Sunday, October 30, 2016

Fall Cleanup and Pandemonium

Carl and I were making slow but sure progress on our fall cleanup campaign in the garden. We were, that is, until I threw a wrench in the works.
 Thank goodness he's helping me; this year's schedule has been hectic and there always seems to be something going on when the weather is nice enough to work in the garden.  

Amazing the changes a few weeks makes around here:
The only good thing is now we can see the rocks again.  (How I miss my petunias, though.)

On Friday afternoon we took out all of the annuals and frozen perennial foliage on the Pachyberm.  Carl usually insists we put all the refuse in buckets so we don't have to handle all the material a second time, but due to the quantity of stuff even he decided it would be just as easy to make piles and load it up later.  

 We decided to use Joel's tractor to pull our old homemade dump trailer for hauling.  Joel's tractor apparently needs a new battery or a new set of spark plugs (or something) because try as he might, Carl couldn't get it started.  

Thank goodness for multiple tractors; we hooked up a chain and I pulled the smaller tractor out of Mom's garage.

Once we had it out of the garage, Carl had to rehook the chains to the front of his tractor.

All hooked up, and at his nod, off we went down the driveway and onto the road.

I'm pulling him at a fairly fast pace in road gear, and Carl lets out the clutch to turn the engine over.  After a few tries the tractor was running.

Carl got off his tractor to unhook my chains and I continued on down the road toward our house.  

I'm enjoying the beautiful scenery, nothing better than driving a tractor on a nice fall day.  I looked over my shoulder to make sure Carl's tractor was still running and to my surprise he zoomed right by.

Tractor drag-racing, just one more of our eccentricities around here.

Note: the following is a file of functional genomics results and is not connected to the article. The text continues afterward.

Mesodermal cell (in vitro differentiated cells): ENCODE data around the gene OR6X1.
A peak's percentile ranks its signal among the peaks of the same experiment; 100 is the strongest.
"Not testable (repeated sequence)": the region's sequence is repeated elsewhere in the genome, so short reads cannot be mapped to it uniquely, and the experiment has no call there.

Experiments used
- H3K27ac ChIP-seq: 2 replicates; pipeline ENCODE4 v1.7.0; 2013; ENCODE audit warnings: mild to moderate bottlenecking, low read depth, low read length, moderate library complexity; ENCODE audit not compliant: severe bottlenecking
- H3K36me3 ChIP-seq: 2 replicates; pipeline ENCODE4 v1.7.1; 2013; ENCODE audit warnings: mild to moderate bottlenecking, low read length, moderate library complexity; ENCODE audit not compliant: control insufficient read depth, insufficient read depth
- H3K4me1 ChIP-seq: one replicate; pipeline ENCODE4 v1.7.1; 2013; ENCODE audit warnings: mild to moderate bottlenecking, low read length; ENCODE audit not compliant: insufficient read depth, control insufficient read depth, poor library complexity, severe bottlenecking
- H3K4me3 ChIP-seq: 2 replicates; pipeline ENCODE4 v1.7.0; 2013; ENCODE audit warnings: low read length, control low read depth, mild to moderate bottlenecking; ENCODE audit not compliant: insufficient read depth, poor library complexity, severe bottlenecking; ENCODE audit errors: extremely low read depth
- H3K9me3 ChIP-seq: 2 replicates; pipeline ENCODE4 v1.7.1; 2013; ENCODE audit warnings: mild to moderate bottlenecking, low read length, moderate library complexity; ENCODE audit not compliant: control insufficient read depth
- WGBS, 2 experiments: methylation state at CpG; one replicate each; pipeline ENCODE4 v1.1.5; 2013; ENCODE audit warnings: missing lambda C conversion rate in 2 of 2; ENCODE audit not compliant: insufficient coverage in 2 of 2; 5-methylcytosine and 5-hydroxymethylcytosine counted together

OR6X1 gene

I could have beat him easily, but I let him win.

When we arrived at home, Carl hooked Joel's tractor to the dump trailer and we started loading up all the stuff we'd pulled out on Friday.  In no time at all we had a full load.  

As our crusade to cut down on the amount of work to do around here, we had a discussion about the Pachyberm.  This garden is in need of remodeling; the weeds are getting the better of us on the north side and we're both tired of battling them.  

I suppose for anyone wondering what in the world a 'pachyberm' is an explanation is in order.  We named the Pachyberm after a derisive comment in a gardening forum from years ago on the overuse of berms in gardens. 

"Why would anyone want a raised bed?" the author questioned. "Are we to believe these gardeners have elephants buried in their back yards?  That would seem to be the only reasonable explanation for a large mound of soil."

The article had struck me as a bit condescending and also rather funny; despite not being in vogue, I had wanted a berm for a long time.   When we buried the geothermal heat lines in 2009, we had extra dirt leftover along with some rocks that didn't make it into the earlier Quarry construction, often happens with us, we hauled off and created another garden which I christened the 'Pachyberm.'  (Rest assured, there's no pachyderm buried here, it just looks like it.  My apologies to the berm haters out there.)

Another not-so-fantastic idea of mine back in 2010 was the construction of Thing One and Thing Two which came about because we had extra rocks lying around from the Pachyberm construction with no home.  My hope at the time was to use up some more spare rock and build two smaller separate berms of stone, similar to the Escarpment and the north side of the Quarry.  For a retrospective look at that project, here's a link:  Thing One and Thing Two

The two 'Things' never tripped my trigger; they were okay, but in the end it all comes down to maintenance.   We've got enough to weed, way more than we need.

When people ask me what my favorite part of the garden is, my answer is always the same.  The Escarpment: shade, rocks, hostas, and very few weeds.  And rocks, did I mention rocks? 

The Escarpment